Who are Passionist Companions?
Those who seek to explore and nurture Passionist spirituality with like hearted people through immersion in the Passionist Charism. They seek to live the Passionist Charism in their various life circumstances (family, home, community, place of work, parish, relationships).
Who belongs to a local Passionist Companions group?
Those in a common locality who gather with others several times each year. If a group becomes too large, it might need to be divided into two or more meeting groups. Even when meeting together, it is wise to ‘not seek to do in a large group what can be done better in smaller group’.
Professed Passionists participate as equal members in local groups. Where there are no professed members living near a local group, at least once a year a professed Passionist will meet with the members as a tangible link with the Province.
There are some Companions who cannot easily gather with a local group because of their geographical location or because of physical limitations. They can actively belong to the group through email and phone contact and personal visits. They can receive and share relevant information through the Congregational or Province website, email attachments etc.
How does a person belong?
Passionist Companions were formally introduced in 2003, and the majority of members came to belong in a variety of ways. Many of them undertook a Passionist Institute before, or soon after becoming Companions.
Those who belong need to have a genuine link with the Congregation and be committed to furthering their understanding of the Passionist charism both through participation in local Companion group activities and the particular formation opportunities that are offered.
Can persons be invited to belong?
Personal invitation is the most suitable means of bringing others to seek an understanding of Passionist Companions. ‘Come and See’ opportunities are encouraged. The charism is caught more than taught, so much of the formation may be informal. However some particular aspects of the life of Paul of the Cross, the history and spirituality of the Congregation are necessary.
Local Coordinators can advise the Passionist Companions Leadership Group if there are a number of persons seeking formal formation so that a local Passionist Institute can be arranged.
Belonging is not automatic. A period of probation is required during which a person may feel a sense of belonging, but still needs adequate formation in the Passionist charism. This would normally involve regular attendance at Companion gatherings , guided reflection or active engagement with the Charism over a suitable period.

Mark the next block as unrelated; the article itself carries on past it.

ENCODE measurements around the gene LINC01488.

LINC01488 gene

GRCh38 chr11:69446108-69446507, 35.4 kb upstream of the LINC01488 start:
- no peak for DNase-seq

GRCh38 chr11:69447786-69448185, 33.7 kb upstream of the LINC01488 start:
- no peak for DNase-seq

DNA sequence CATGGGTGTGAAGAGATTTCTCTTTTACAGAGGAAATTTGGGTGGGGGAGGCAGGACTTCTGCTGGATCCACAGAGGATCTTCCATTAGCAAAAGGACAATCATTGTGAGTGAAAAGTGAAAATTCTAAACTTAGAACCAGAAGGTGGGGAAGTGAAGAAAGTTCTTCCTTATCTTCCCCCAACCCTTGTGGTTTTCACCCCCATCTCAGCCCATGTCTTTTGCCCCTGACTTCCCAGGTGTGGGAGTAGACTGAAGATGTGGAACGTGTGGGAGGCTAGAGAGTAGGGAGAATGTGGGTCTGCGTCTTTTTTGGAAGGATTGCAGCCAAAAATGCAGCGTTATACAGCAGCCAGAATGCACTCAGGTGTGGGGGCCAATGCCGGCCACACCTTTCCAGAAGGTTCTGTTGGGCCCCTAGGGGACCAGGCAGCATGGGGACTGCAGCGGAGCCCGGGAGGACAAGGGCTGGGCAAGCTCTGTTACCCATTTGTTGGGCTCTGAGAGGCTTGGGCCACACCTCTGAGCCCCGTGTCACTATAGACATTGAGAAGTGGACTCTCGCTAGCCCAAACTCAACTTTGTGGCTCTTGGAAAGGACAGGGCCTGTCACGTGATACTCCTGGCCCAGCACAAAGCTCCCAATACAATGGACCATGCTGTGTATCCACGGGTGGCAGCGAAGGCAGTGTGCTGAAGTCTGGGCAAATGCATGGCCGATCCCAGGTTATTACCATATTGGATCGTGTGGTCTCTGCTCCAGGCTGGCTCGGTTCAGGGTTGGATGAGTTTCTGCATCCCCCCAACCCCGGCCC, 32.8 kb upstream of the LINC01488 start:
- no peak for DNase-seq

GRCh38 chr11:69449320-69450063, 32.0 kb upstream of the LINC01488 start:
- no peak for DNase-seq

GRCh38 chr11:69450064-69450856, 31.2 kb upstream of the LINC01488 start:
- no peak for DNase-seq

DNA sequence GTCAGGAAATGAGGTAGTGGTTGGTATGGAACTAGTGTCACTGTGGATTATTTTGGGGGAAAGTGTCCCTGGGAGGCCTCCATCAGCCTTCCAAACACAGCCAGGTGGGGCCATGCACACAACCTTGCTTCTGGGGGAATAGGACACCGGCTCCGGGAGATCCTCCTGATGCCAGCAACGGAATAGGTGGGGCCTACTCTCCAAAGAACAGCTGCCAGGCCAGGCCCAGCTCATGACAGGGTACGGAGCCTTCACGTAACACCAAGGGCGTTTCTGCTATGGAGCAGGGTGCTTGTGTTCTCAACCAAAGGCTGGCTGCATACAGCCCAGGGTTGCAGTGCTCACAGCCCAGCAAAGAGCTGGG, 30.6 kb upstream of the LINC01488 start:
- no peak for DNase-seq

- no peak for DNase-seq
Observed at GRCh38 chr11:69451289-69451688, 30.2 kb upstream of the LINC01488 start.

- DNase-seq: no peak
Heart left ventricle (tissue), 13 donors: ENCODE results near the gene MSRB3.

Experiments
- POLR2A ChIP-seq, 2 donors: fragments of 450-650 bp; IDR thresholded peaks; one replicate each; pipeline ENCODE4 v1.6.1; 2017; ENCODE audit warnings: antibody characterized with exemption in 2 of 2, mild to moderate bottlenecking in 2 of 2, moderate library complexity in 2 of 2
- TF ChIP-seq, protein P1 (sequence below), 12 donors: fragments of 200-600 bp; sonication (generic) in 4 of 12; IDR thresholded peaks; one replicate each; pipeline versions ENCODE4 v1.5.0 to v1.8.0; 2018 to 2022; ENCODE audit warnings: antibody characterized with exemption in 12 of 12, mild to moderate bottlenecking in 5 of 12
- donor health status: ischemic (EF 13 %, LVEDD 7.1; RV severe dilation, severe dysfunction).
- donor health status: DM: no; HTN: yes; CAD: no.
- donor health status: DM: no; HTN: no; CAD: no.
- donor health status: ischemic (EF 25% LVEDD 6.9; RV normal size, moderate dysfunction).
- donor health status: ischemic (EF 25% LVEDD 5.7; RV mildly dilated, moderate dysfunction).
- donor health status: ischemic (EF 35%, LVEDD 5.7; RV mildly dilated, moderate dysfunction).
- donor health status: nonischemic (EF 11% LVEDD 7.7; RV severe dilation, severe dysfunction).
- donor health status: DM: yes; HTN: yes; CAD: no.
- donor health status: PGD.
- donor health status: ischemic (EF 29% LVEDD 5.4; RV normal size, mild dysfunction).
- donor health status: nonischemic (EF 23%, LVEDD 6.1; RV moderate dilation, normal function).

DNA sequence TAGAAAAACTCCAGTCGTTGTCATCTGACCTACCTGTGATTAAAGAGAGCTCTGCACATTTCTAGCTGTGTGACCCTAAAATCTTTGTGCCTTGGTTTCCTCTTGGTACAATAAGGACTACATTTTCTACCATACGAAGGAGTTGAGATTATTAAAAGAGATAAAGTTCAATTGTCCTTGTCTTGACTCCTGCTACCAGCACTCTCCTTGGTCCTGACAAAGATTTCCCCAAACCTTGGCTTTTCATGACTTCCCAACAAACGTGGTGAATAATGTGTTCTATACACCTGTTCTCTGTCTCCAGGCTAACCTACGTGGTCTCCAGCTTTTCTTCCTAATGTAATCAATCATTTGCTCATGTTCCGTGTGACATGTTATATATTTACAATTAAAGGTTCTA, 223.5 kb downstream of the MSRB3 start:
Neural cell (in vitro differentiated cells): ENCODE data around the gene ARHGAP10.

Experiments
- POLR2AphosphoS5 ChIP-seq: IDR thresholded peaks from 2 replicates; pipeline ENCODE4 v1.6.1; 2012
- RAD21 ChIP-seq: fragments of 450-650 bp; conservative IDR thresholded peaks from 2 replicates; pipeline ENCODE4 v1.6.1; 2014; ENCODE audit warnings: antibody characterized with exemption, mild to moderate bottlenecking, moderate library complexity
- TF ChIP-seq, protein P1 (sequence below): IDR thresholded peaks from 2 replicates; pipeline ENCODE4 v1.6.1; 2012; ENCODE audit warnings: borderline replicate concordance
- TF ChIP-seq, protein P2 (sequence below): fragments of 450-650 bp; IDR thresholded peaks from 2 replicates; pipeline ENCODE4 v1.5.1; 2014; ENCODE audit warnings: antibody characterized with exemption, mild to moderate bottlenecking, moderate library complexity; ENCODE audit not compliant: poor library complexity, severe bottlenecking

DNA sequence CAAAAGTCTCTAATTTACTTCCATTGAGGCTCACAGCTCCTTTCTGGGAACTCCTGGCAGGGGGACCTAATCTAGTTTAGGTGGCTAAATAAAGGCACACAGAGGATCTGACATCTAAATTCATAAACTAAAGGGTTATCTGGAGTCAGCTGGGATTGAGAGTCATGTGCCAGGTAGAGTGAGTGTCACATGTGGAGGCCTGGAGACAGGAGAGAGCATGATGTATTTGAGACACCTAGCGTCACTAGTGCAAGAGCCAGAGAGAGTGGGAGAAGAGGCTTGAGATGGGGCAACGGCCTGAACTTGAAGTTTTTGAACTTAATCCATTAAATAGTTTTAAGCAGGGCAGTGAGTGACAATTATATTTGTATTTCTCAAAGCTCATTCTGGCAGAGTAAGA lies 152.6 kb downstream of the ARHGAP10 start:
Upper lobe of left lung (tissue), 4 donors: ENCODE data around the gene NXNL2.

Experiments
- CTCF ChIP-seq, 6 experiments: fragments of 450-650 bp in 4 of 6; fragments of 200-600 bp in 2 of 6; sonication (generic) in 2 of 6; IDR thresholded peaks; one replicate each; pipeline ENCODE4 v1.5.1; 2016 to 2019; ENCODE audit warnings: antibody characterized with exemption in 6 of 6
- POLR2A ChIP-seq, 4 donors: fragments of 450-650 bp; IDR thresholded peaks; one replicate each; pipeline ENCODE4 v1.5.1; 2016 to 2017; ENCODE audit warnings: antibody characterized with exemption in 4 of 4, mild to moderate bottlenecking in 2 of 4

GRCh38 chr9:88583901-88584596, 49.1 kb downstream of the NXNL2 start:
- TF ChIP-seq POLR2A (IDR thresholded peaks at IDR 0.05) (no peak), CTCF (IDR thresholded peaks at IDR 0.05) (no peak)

How are invitations to belong, issued?
The majority of our Passionist Companions are linked to the Province and the Congregation either through their association with the local community, the local Passionist parish, the Passionist Family Group Movement, or as Passionist Youth and Young Adults.
Any of these entities can and should promote Passionist Companions, and issue invitations personally or generally. There are printed brochures availablefor distribution, and once a year it could be helpful if someone suitable were to speak about Companions at (Passionist) parish Masses and PFGM Formation days. In the same way, the Passionist Vocation Director can encourage belonging to Passionist Companions as part of discerning a genuine vocation.
How is belonging acknowledged and/or celebrated?
Passionist religious life has marker points of belonging: aspirancy, postulancy, novitiate, temporary profession, final profession. There is wisdom in recognizing such various stages in religious life but we should be wary about applying them too strictly to Companions. With regard to Companions, there should be a period that marks initial discernment prior to official belonging. The length of this period can be flexible, but should be no less than six months.
It has been suggested that Paul of the Cross took his vow to promote the living memory of the Passion and to gather Companions, on September 26th, 1721. He took this vow before the icon displayed left. Initially, this was suggested as a suitable time for Companions to make an annual commitment. However, other occasions, such as at the time of an annual retreat can be more suitable.
Local Coordinators are encouraged to ensure that there is an annual commitment, held at a suitable time, and that those who cannot be present, be invited to make or renew their commitment at a subsequent gathering of the local Companion group. Local Coordinators are also encouraged to keep an up to date register of those who are official Companions (i.e. those who have made an annual commitment) as a sign that this commitment is a significant source of belonging in the Province.